This one can be filed under “incredibly specific.” The question is simple: What happens when a new email arrives in the iPhone’s Mail app?

That question may sound ridiculous at first. You may immediately say, “Of course I know what happens! I get a new email! Isn’t it that simple?” But do know what really happens? How does Mail.app decide to deliver email?

The design of Apple’s Mail app is proof that it’s all about the details…

The Invisible” is a blog that looks at why interfaces behave in certain ways, and specifically, the hidden elements that make interfaces work. The iPhone’s Mail.app behavior is one of those interfaces. I’ll walk you through what Basil Safwat talks about in his post on The Invisible.

When an email arrives in Mail, it “pushes” all the other emails down the list that is your inbox. Seems pretty simple to understand, right? If you use Mail on the iPhone often, you’ve seen the way new email comes in and pushes the other messages down.

But what about if you’re not at the top of your inbox? When you scroll down through your list, what happens when you get a new email?

Let’s say that you’ve scrolled down to the fourth email in your inbox:

In this case, you are automatically pulled to the top of your inbox, where your new email awaits you.

So far, Mail handles incoming emails in two ways. If you are at the top of your inbox, a new email will simply push the existing list down so that it remains on top. If you are slightly scrolled down the list, you are autoscrolled to the top of the list when a new email arrives.

When you think about it, the way Mail works is pretty cool. It adjusts its behaviors based on the user’s own behavior. The way it handles incoming email makes sense until you think about having lots of emails in your inbox.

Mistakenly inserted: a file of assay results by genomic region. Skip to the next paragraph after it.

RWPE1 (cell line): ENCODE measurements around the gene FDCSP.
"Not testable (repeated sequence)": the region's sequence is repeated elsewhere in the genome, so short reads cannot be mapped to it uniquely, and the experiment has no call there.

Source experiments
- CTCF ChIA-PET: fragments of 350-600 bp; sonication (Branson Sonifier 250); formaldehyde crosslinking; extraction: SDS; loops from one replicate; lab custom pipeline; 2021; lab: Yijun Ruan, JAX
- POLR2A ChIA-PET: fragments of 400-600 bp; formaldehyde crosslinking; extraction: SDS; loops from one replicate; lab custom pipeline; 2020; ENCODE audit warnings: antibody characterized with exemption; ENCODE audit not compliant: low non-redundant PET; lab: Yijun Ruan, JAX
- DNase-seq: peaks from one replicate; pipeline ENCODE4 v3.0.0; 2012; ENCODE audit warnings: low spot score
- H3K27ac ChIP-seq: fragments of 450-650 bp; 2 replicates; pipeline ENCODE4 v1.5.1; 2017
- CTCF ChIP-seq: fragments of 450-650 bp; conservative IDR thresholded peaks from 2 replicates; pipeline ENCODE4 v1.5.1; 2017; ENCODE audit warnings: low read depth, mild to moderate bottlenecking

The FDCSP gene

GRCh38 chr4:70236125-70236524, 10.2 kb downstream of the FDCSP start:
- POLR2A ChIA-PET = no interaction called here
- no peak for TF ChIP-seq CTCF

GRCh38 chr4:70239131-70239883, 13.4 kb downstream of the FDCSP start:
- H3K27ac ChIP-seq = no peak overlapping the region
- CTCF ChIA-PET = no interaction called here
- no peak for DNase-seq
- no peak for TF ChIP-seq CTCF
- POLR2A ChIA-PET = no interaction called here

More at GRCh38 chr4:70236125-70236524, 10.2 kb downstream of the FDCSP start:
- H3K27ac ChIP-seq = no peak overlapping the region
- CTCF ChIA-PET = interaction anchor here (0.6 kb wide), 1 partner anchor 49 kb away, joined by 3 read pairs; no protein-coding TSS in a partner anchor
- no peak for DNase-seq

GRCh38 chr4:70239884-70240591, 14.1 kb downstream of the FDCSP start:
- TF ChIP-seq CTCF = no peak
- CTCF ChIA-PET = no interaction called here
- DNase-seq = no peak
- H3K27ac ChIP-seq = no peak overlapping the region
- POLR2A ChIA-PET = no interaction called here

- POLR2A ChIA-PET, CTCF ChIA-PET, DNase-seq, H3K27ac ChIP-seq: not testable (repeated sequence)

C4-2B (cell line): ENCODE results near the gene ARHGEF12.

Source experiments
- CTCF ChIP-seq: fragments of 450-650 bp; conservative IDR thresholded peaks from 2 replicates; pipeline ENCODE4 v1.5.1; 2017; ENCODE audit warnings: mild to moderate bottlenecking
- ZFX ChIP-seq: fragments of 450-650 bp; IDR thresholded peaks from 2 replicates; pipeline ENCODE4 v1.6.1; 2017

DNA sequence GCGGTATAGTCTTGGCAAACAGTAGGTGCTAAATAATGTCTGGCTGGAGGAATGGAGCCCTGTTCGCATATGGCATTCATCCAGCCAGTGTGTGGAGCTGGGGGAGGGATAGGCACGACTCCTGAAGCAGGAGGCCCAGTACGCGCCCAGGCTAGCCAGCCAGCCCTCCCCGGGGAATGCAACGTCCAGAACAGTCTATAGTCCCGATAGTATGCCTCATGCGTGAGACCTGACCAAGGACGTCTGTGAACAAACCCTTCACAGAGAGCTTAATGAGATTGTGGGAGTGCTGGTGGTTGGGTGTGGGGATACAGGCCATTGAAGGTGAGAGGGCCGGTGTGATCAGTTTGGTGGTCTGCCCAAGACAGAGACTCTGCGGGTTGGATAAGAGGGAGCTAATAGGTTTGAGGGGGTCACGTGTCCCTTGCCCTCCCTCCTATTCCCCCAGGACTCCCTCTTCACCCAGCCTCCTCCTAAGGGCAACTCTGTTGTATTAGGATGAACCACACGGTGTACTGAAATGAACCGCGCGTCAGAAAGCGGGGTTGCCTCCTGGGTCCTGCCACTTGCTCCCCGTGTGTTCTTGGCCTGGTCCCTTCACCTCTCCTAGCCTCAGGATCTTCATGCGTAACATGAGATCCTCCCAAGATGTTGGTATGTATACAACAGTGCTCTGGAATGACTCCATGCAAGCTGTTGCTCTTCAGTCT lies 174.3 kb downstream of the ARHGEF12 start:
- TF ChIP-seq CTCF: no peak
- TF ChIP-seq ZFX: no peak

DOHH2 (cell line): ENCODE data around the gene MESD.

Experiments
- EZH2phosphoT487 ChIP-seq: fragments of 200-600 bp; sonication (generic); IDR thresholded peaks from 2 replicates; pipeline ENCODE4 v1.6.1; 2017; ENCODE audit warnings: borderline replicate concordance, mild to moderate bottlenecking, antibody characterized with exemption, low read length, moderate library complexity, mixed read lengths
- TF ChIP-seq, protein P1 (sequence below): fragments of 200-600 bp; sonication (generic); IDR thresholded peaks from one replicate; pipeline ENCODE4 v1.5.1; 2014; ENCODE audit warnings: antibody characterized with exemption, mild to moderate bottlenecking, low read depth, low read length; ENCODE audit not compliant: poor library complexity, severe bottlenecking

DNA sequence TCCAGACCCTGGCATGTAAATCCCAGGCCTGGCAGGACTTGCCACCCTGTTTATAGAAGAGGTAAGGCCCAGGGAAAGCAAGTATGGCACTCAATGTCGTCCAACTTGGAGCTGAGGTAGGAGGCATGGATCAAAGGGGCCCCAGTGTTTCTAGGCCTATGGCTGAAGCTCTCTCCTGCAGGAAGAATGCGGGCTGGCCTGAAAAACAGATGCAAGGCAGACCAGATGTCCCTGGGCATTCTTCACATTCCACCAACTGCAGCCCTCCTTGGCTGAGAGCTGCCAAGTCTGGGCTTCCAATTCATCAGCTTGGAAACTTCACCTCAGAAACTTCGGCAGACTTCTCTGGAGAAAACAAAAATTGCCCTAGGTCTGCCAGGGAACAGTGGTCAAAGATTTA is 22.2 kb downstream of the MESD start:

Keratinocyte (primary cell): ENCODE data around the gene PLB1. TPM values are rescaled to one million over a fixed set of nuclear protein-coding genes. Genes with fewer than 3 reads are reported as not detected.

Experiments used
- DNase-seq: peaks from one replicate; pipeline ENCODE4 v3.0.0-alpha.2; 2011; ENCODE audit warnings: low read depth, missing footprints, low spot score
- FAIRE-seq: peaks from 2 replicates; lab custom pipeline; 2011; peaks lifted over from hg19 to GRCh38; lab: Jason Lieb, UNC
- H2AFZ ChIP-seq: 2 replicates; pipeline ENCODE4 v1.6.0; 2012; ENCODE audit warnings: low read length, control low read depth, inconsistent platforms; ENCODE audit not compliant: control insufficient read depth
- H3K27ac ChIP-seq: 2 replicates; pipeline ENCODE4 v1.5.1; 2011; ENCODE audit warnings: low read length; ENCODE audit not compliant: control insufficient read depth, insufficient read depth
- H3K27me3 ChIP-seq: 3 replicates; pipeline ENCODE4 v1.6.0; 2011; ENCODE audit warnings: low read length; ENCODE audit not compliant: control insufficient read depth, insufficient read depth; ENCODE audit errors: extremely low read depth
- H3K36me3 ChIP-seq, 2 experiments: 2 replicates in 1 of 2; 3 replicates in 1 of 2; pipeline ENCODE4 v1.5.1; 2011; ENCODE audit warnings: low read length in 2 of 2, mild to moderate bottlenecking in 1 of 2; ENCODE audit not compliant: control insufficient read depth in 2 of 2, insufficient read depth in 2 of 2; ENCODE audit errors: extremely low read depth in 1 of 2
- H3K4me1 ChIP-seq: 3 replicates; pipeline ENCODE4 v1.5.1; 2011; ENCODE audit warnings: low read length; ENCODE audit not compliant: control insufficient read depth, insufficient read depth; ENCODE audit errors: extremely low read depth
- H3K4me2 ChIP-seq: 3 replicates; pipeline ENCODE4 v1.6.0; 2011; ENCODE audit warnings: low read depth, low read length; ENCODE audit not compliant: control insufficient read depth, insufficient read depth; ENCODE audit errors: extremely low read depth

It’s no big deal to be a few emails down your inbox and then get pulled back to the top when a new email arrives. But what about when you’re farther down than only a few emails? Say that you’ve scrolled down at least a dozen emails, it would be pretty annoying to be forcibly pulled back to the top of your inbox if a new email arrived.

Most likely, you’de be rudely pulled to the top to see some message that wasn’t even relevant enough to require your immediate attention. And there would be no easy way of getting to where you once were in your inbox. Over time, you would probably develop a fear that the same process would be repeated when digging through your inbox.

Apple thought of that problem. And they solved it.

If you’ve only scrolled down a little bit in your inbox and you happen to receive a new email, you will be autoscrolled to the top of your list. That’s no big deal because it would be easy to get back to where you were.

If you are farther down your inbox, getting a new email does nothing.

If you scroll down more than three emails deep into your inbox, a new email has no effect. You still get the normal alert sound and indicators that an email has arrived, but your current location in your inbox does not change.

Someone at Apple realized during testing that it’s just plain annoying to always be pulled to the top of your list. It’s not as annoying when you’re only a few emails deep, but it can be a huge pain when you’re dozens of messages away from the top of your list.

Three is the magic number in this case.

If you are less than three emails down your list, you’ll be returned to the top when a new email arrives. Any number more and you’ll stay where you are in your inbox. Go ahead, send yourself an email and try.

So, what’s the point of going through all this? In the grand scheme of things, it doesn’t really matter that Apple’s Mail app behaves the way it does.

However, what was just demonstrated shows immense attention to detail. Sure, it’s not something you’re going to show off to impress your friends, but it speaks to the care that Apple puts into its work.

Hopefully this shows you the amount of thought and attention that is put into the apps we use everyday. Well-designed apps are more than polish and pretty pixels. Real thought goes into great software.

Details like this are the reason that Apple is the successful company it is today. This level of attention to detail isn’t found in many other similar interfaces. Good job, Apple.

I think how Basil ended his article was perfect, “The addition of this extra detail has made the app less visible than if the detail wasn’t there. Lovely.”